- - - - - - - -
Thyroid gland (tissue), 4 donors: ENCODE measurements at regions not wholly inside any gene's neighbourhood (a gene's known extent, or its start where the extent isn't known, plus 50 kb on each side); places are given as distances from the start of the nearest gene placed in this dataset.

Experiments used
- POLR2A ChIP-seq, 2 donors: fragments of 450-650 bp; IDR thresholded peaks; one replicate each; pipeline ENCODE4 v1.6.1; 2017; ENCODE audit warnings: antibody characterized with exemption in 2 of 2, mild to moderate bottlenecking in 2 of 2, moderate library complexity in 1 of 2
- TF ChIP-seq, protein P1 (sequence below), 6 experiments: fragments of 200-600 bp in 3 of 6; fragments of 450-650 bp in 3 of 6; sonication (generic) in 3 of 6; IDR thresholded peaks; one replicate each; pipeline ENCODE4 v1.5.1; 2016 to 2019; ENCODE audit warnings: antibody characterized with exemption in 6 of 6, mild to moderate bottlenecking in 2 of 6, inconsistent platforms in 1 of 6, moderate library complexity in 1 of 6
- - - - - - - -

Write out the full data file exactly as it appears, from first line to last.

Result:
Thyroid gland (tissue), 4 donors: ENCODE measurements at regions not wholly inside any gene's neighbourhood (a gene's known extent, or its start where the extent isn't known, plus 50 kb on each side); places are given as distances from the start of the nearest gene placed in this dataset.

Experiments used
- POLR2A ChIP-seq, 2 donors: fragments of 450-650 bp; IDR thresholded peaks; one replicate each; pipeline ENCODE4 v1.6.1; 2017; ENCODE audit warnings: antibody characterized with exemption in 2 of 2, mild to moderate bottlenecking in 2 of 2, moderate library complexity in 1 of 2
- TF ChIP-seq, protein P1 (sequence below), 6 experiments: fragments of 200-600 bp in 3 of 6; fragments of 450-650 bp in 3 of 6; sonication (generic) in 3 of 6; IDR thresholded peaks; one replicate each; pipeline ENCODE4 v1.5.1; 2016 to 2019; ENCODE audit warnings: antibody characterized with exemption in 6 of 6, mild to moderate bottlenecking in 2 of 6, inconsistent platforms in 1 of 6, moderate library complexity in 1 of 6